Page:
A Utah mother of six who gave parenting advice via a once-popular YouTube channel called “8 Passengers” made her initial court appearance Friday on charges that she and the owner of a relationship counseling business abused and starved her two young children.
The proceedings were delayed by about 45 minutes due to technical difficulties after more than 1,300 people sought to log in to watch the virtual hearing, said Tania Mashburn, spokesperson for the Utah State Courts.
Ruby Franke, 41, and Jodi Hildebrandt, 54, were charged with six felony counts of aggravated child abuse after their arrests on Aug. 30 at Hildebrandt’s house in the southern Utah city of Ivins.
Both appeared before Judge Eric Gentry via video from jail wearing orange striped uniforms and spoke little. Their attorneys waived reading of the charges and the women did not enter pleas.
Gentry ordered them to remain jailed without bail and scheduled their next hearings for Sept. 21. Their attorneys — Lamar Winward for Franke and Douglas Terry for Hildebrandt — said they were going to ask for bail hearings.
Due to the strong interest in the case — which also included people calling in to listen to the hearing — officials allowed about 50 people in the courtroom as well, Mashburn said.
The charges were filed after Franke’s 12-year-old son escaped Hildebrandt’s house and asked a neighbor to call police, according to the 911 call released by the St. George Police Department.
The boy was emaciated and had duct tape around his ankles and wrists, but wouldn’t say why, the caller reported.
“I think he’s been … he’s been detained,” the caller said, his voice breaking up. “He’s obviously covered in wounds.”
As the dispatcher was asking questions, the boy said he didn’t know where his mom was and that his dad was not in the area. The boy said two siblings, ages 10 and 14, were still at Hildebrandt’s house.
“He says everything’s fine with them,” the caller told the dispatcher. “He says what’s happened to him is his fault.”
While waiting for police and paramedics, the caller expressed concern that Hildebrandt may come looking for the boy.
Prosecutors allege the women either caused or allowed someone to torture Franke’s son and injure her 10-year-old daughter. Both children were starved and harmed emotionally, court records said. It’s unclear why the children were at Hildebrandt’s home.
The 12- and 10-year-old were taken to the hospital, police said. They along with two other of Franke’s children were taken into the custody of child protective services.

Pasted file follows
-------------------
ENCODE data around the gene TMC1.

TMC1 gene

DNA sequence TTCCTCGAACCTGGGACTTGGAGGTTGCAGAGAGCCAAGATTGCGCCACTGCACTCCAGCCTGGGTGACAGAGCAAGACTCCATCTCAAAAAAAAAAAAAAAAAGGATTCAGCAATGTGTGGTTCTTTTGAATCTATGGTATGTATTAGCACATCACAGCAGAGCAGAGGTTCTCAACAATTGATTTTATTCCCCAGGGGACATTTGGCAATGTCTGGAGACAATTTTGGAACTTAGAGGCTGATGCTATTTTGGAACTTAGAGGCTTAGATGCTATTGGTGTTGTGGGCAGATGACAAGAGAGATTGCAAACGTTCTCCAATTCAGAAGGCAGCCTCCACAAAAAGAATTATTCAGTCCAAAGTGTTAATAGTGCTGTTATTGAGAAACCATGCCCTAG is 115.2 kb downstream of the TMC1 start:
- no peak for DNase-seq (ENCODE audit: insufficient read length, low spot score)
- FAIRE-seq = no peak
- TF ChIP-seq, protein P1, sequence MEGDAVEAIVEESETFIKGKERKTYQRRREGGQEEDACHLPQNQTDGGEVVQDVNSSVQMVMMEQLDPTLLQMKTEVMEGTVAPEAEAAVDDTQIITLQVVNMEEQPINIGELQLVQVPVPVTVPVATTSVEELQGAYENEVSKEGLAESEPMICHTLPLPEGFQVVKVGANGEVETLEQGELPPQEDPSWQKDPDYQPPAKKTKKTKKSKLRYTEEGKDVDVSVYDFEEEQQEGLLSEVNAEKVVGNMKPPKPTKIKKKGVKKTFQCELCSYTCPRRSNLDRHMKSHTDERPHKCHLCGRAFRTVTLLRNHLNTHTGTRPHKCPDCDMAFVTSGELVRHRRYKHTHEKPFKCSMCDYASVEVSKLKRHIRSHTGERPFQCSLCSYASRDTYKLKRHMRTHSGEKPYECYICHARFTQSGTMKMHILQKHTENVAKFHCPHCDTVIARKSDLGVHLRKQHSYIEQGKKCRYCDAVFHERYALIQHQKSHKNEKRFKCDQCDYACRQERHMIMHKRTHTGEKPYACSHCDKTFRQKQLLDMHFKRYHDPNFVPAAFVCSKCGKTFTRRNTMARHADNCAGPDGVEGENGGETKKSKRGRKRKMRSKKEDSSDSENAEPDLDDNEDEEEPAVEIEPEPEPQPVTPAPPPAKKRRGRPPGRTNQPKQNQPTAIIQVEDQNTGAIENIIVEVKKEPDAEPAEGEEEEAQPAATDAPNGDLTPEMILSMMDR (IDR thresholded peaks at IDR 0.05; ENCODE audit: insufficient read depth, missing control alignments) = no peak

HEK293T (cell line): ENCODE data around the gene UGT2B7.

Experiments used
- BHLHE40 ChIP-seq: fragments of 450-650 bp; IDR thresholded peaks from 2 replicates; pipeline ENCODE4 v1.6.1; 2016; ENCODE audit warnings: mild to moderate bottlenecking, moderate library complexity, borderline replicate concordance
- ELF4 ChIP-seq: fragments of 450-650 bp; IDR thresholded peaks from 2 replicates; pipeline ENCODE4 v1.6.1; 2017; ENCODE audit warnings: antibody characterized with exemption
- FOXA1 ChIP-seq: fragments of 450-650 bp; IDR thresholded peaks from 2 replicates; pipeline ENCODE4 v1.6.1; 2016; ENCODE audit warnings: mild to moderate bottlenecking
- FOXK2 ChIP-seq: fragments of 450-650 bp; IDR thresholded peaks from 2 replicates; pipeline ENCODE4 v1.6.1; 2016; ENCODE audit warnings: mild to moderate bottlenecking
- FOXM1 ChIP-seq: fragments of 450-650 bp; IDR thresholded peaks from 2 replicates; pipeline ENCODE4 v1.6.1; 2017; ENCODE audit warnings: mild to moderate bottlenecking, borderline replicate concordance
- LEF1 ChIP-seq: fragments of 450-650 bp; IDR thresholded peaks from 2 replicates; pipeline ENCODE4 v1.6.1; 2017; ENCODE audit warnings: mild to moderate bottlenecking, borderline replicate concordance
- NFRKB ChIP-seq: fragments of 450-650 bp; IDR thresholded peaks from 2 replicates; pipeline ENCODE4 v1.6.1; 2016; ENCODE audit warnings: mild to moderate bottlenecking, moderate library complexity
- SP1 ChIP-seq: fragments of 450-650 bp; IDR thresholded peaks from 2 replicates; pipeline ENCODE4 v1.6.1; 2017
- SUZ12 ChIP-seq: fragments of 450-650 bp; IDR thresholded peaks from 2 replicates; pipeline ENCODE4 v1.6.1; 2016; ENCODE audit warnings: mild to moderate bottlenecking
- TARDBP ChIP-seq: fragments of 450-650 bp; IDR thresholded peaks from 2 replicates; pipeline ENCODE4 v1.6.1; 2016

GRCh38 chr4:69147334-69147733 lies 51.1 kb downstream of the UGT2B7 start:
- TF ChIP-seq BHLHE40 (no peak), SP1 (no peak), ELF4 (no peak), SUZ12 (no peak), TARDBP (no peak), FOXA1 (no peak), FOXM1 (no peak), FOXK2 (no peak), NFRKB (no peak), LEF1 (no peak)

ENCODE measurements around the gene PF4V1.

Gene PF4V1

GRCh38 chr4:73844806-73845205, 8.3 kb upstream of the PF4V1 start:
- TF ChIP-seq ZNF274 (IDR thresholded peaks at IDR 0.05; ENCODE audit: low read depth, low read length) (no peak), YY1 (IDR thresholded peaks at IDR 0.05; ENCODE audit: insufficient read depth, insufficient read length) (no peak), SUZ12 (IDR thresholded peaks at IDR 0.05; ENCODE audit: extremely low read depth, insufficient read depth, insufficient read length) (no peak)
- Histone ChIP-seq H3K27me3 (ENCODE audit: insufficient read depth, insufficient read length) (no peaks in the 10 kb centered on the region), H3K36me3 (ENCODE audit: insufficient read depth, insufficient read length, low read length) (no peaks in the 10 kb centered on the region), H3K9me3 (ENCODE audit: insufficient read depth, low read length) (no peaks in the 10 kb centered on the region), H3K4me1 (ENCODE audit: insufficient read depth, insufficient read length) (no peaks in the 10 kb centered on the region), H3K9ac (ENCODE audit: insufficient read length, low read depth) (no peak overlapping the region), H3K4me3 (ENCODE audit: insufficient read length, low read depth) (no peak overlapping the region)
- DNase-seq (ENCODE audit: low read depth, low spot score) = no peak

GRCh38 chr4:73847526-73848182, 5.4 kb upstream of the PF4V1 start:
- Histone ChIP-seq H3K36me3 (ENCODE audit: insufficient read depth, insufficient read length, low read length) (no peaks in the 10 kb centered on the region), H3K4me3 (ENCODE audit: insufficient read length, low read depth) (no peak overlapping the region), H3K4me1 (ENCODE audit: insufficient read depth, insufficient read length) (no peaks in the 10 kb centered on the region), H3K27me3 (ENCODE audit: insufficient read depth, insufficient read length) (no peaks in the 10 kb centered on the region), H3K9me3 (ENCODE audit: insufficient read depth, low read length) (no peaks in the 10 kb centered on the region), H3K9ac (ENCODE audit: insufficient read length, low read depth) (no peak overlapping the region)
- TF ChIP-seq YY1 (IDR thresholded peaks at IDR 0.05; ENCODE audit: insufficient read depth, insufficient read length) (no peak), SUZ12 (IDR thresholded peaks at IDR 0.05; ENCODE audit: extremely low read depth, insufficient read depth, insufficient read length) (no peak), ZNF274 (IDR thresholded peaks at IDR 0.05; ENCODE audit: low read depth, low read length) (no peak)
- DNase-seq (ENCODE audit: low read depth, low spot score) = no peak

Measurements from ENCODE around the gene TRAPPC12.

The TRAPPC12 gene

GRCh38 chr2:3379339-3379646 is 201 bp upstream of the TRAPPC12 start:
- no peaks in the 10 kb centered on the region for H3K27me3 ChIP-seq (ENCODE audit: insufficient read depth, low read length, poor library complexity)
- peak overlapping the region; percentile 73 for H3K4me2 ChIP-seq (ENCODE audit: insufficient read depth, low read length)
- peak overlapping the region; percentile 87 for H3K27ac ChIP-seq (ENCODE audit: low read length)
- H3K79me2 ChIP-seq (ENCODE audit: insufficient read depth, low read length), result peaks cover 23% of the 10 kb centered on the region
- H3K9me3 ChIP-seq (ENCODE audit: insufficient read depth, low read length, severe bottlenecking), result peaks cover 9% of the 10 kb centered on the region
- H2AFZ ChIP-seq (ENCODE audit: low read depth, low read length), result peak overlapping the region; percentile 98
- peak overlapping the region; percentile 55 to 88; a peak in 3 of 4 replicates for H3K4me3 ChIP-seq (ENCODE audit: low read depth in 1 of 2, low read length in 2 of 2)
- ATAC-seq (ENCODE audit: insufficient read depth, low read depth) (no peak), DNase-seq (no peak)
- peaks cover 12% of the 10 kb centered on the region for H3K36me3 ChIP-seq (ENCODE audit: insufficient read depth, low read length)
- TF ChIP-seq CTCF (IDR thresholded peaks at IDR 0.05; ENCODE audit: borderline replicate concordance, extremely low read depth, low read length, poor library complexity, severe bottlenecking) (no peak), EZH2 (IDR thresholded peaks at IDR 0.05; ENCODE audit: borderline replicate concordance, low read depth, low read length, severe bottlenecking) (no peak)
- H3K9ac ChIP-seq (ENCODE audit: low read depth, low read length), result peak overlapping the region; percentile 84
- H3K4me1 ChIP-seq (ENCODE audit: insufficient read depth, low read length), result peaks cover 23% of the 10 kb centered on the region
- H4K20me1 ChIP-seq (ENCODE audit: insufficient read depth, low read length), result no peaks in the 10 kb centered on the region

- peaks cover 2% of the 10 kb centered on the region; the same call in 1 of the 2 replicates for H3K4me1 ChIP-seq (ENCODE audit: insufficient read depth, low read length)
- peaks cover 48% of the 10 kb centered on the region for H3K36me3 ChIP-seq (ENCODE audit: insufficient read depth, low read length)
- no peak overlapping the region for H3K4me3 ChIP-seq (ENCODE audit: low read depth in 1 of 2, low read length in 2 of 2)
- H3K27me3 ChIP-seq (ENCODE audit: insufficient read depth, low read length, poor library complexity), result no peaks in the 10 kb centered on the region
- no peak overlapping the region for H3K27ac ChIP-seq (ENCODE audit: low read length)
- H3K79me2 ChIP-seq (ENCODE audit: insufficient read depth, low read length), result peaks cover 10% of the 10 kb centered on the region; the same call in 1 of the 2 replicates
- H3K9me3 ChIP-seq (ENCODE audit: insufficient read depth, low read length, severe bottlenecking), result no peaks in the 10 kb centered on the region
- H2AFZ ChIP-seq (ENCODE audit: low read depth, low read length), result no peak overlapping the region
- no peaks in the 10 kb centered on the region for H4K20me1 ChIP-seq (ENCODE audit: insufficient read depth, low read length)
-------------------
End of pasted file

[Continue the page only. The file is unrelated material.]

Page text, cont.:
Franke was known for sharing her family’s life on their video blog.
Among the 1,300 attendees on the virtual hearing were people livestreaming on TikTok and providing real-time commentary, an illustration of the fascination with the case in online communities where Franke was already a divisive figure before her arrest.
The Franke family was criticized for their parenting decisions, including banning their oldest son from his bedroom for seven months for pranking his younger brother. In one video, Ruby Franke talked about refusing to take lunch to a kindergartener who forgot it at home. Another showed her threatening to cut the head off a young girl’s stuffed toy to punish her for cutting things in the house.
In one video, Franke said she and her husband told their two youngest children that they would not be getting presents from Santa Claus because they had been selfish and weren’t responding to punishment like being kept home from school and cleaning the floorboards.
“It’s because they’re so numb, and the more numb your child is, the bigger the outcome they need to wake them up,” Franke said in a video.
Some critics started an online petition asking child protective services to get involved. The Franke’s oldest daughter, Sherri Franke, cut ties with her parents, she has said in social media posts. The YouTube channel, which was started in 2015, ended after seven years.
Police records from Springville, Utah — where the Franke family lived — show Sherri Franke called police on Sept. 18, 2022, to report her brothers and sisters had been left home alone for days. Police also spoke with neighbors, but were unable to contact the children. A report was made to Child and Family Services, according to the police report.
Records show officers stopped by the house four more times from Sept. 22 through Oct. 3.
Hildebrandt owns a counseling business called ConneXions. The business’ website said Franke provides content for social media and podcasts. ConneXions videos featuring Hildebrandt and Franke were removed from YouTube after the women were charged.
The state of Utah began efforts to try to “take appropriate action” on Hildebrandt’s clinical mental health counseling license after her arrest, said Melanie Hall, spokesperson for the Department of Commerce, which includes the state’s Professional Licensing Division. If someone facing professional discipline declines to surrender their license, they are given an opportunity to respond and a hearing can be held, she said.
The agency is working with the Attorney General’s Office about possibly holding an emergency hearing of the licensing board in Hildebrandt’s case, Hall said.